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Taulasea And Cultural Continuity In Samoa


Nineteen ninety-nine was undoubtedly a year of great upheaval for Samoa. The political assassination of the Minister of Public Works, Luagalau Levaula Kamu, in a country that prides itself on its Christian heritage caused much pain, sorrow and confusion. While many Samoans cope with such confusion by relying on their deeply held Christian beliefs, negative emotions are also dealt with in traditional ways not so often reported by the press.

In every Samoan village a traditional healer quietly goes about her (and occasionally his) business of healing not only the physical, but also the psychological ailments inflicted by a society in transition. Taulasea, traditional healers who deal with psychological ailments, have a long history of activity in Samoa. Prior to the arrival of Christianity Samoan priests and priestesses communicated with the ancient deities and ancestors, healing both social and physical disease through advice and ministrations. Christianity demonized their function and offered men a leadership position in the new church. Women were not offered such leadership roles and continued their traditional healing outside the sphere of the church. It is quite likely that these women worked in secret. Since independence in the 1960's, however, there has been a resurgence of pride in things Samoan and this includes a new openness about ongoing traditional religious practices.

Samoans believe that people become possessed by either a spirit or an ancestor when some social convention has been violated. Samoa is in a state of transition now and more of the traditional social conventions are being violated every day. Changing dress codes, changing attitudes of the young, and challenges to the role of the elders and chiefs and diminishing adherence to family duties can all result in frustration and confusion, and, at times, possession.

The state of possession in Samoa is called mai aitu, or ghost sickness. If the country's transition from one of the most traditional societies in the Pacific to a `modern' nation state continues to be painful, increasing numbers of Samoans may seek the services of the taulasea. The key role of the taulasea is to establish both physical and mental harmony in their patients. Richard Goodman stated in "The Journal of the Polynesian Society" as far back as 1971 that "they explain the seemingly unexplainable, heal social rifts, facilitate confession of sins, rid people of antisocial feelings by allowing their expression, increase status temporarily and buttress conventional morality."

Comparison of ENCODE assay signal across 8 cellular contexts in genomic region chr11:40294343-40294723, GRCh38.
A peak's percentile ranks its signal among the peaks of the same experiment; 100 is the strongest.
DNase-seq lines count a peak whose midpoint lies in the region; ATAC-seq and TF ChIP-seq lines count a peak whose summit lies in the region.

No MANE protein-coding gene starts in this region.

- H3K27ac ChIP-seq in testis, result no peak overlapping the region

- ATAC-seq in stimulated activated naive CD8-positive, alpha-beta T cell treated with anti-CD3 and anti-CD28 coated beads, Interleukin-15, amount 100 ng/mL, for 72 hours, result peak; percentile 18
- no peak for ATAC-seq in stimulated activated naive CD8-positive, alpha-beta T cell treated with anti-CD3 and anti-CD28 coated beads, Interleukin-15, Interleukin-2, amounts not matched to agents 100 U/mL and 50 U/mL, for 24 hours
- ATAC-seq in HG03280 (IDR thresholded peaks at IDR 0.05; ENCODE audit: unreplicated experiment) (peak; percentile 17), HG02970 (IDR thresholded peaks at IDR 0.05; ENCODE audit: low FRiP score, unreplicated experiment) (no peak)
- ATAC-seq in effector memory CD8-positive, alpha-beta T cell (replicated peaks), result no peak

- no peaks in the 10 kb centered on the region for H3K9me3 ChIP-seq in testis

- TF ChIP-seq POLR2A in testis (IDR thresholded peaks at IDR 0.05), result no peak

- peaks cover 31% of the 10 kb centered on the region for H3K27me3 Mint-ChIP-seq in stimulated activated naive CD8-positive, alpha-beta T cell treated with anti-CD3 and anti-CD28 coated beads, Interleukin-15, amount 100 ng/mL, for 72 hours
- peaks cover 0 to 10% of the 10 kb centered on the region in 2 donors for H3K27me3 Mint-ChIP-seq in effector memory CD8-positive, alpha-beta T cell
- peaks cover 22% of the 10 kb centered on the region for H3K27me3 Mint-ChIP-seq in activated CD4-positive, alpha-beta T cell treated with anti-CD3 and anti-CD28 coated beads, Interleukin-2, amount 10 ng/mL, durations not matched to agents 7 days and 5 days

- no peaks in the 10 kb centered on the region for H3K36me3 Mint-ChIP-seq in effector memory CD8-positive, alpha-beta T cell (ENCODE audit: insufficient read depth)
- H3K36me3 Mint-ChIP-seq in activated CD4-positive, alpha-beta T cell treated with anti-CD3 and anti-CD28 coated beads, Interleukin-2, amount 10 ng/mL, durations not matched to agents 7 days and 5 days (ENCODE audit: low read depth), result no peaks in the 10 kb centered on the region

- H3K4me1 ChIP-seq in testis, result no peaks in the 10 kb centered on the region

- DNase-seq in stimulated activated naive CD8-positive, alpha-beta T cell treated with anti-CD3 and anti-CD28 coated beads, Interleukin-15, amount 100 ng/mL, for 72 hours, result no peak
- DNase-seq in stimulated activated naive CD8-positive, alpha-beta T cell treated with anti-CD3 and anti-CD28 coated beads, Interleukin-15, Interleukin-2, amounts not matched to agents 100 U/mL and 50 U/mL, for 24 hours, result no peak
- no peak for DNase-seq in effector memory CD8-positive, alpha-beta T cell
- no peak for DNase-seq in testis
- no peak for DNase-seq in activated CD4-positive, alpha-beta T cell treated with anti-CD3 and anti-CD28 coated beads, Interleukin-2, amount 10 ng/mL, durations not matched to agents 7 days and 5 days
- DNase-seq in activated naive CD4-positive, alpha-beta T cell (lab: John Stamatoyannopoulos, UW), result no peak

What is particularly interesting at present is the changing attitude of the Samoan churches. Although the last century and the first half of this one have seen missionary influence suppress traditional religious beliefs, today Samoa is both politically and religiously independent. This has meant that the traditional Congregational and Methodist churches are more inclined to be sympathetic towards traditional pre-Christian views and practices than in the past. Samoans who are active members of the various churches are now openly acknowledging that they visit traditional spirit healers. Taulasea themselves are quite likely to be active church members while simultaneously acting as mediums for pre-Christian deities and family ancestors.

It is difficult to envisage what will come from this recent accommodation of the Samoan pre-Christian and Christian heritages. One feature seems to be emerging, however; the improved status that traditional healing gives to women in the community, as they fill the vacuum created by the movement of men into leadership roles in the church, is undeniable. Unfortunately, Samoa has also experienced a backlash from the more fundamentalist churches. The Assembly of God, for example, state quite clearly that any form of pre-Christian religious practice is demonic and that the aitu are in fact demons. If the influence of these fundamentalist churches grows, the role of Samoan women as traditional healers of `spirit possession' will diminish and the healing from `demons' will move into the hands of male fundamentalist pastors.

Other growing religious groups such as the Mormons and the Baha'is tend to treat ghost sickness, and its related practices, as superstition rather than demonic and are therefore not actively working against the traditional practitioners.

If Samoa's cultural transition continues to be turbulent, the traditional healers may be the midwives who assist Samoans with the social birth pangs of life in the 21st Century.

Bibliography: Goodman Richard: 1971: Some Aitu Beliefs of Modern Samoans: The Journal of the Polynesian Society, No. 80.

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